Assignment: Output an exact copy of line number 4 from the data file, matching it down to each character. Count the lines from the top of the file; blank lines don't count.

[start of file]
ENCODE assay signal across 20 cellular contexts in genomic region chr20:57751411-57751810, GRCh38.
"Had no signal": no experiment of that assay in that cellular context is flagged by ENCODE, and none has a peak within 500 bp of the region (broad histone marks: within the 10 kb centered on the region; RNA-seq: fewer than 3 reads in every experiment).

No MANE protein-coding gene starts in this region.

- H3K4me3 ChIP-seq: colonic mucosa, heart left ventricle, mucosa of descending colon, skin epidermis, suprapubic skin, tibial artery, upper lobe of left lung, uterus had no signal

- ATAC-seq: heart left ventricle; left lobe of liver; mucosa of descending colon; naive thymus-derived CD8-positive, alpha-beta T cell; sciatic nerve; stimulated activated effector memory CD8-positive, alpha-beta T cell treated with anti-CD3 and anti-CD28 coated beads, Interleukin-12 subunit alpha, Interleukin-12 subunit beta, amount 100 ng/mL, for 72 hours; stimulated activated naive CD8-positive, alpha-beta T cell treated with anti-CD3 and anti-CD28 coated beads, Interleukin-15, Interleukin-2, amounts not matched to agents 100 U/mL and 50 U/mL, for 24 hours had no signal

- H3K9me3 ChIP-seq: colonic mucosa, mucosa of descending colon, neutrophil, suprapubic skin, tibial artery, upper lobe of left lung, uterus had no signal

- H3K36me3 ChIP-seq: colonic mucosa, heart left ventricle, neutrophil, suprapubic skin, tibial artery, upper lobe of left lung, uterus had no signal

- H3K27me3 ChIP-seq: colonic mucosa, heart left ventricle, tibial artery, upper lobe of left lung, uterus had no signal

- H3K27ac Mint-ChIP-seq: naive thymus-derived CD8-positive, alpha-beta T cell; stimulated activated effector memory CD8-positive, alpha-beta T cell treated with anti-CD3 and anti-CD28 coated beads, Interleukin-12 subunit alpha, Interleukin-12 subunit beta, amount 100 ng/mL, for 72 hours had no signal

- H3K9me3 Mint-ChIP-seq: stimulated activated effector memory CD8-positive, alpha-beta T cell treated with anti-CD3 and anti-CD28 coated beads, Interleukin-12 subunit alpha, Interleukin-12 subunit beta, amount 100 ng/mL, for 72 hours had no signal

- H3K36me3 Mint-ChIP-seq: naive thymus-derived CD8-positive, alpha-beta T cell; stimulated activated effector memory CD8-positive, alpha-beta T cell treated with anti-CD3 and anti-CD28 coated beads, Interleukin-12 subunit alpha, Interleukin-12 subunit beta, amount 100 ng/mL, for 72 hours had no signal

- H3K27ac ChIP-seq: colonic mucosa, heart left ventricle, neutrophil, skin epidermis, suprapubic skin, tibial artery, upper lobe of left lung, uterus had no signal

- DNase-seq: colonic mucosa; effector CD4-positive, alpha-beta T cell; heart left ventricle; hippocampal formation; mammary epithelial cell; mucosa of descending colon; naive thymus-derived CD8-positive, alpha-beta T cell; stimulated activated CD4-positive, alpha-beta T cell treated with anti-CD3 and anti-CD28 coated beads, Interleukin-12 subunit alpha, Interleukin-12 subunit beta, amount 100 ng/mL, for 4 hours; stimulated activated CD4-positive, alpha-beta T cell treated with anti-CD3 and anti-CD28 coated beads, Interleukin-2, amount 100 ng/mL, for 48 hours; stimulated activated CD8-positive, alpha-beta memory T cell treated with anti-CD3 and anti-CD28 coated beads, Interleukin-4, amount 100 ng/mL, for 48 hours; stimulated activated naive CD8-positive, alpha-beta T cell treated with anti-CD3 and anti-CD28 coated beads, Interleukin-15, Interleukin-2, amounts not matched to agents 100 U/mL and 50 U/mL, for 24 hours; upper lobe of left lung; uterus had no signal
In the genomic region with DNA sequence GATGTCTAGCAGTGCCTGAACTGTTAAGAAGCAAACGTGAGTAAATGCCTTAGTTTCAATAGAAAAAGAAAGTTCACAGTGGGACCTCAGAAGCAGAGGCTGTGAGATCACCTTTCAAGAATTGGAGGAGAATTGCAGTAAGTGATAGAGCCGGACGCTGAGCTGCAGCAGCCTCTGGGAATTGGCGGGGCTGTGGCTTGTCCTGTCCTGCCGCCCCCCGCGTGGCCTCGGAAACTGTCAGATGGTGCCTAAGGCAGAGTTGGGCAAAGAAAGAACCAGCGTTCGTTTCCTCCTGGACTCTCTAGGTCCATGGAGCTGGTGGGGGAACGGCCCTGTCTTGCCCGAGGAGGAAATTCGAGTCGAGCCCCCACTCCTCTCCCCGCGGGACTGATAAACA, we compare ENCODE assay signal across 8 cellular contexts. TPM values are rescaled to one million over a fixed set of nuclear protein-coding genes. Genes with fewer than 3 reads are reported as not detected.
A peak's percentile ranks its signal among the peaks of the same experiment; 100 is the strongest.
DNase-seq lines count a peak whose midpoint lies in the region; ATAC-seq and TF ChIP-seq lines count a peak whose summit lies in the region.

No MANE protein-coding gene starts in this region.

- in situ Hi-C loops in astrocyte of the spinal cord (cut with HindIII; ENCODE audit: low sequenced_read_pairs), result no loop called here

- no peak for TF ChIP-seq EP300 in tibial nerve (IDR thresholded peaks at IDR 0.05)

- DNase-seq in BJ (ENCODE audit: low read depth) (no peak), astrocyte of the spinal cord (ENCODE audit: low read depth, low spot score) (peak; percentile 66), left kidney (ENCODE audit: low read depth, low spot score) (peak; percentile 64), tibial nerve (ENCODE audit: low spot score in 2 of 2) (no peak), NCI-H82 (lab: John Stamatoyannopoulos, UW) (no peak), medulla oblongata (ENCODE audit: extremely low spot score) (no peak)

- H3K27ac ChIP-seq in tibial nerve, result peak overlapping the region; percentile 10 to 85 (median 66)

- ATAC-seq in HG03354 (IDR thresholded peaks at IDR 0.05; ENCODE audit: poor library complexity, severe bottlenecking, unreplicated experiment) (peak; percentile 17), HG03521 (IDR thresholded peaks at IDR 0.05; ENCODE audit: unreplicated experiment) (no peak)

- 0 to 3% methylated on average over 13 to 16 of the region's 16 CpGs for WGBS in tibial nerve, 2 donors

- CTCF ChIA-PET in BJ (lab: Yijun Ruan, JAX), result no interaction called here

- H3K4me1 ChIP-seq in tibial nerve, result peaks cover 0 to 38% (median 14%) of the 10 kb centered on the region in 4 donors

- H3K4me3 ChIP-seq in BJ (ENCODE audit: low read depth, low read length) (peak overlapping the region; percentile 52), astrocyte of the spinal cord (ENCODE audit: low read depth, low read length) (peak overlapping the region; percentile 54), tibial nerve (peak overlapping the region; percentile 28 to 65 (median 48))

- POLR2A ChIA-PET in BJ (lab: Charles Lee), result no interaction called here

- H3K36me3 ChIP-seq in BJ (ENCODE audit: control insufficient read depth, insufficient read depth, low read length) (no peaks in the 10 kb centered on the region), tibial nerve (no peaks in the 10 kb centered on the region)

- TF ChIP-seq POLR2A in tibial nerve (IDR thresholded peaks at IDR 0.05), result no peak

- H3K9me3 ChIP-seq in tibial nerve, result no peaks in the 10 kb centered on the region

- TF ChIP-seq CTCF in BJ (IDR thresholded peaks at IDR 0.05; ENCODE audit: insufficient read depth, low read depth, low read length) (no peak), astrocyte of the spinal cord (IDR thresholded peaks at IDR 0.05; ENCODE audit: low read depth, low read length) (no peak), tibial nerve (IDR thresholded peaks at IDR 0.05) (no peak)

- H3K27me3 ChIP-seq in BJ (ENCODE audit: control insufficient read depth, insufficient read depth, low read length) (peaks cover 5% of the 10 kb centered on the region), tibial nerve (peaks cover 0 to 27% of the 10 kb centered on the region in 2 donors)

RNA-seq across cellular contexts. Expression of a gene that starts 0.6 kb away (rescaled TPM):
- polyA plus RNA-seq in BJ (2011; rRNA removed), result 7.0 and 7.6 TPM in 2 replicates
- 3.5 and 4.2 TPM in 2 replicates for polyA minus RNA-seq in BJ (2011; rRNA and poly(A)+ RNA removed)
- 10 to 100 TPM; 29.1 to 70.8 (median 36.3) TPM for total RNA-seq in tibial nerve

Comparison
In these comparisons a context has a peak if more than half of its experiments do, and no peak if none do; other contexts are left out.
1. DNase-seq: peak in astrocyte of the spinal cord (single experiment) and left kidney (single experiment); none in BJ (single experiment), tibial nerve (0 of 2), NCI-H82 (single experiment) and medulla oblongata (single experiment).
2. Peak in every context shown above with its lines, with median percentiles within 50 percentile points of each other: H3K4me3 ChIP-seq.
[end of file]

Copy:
- H3K4me3 ChIP-seq: colonic mucosa, heart left ventricle, mucosa of descending colon, skin epidermis, suprapubic skin, tibial artery, upper lobe of left lung, uterus had no signal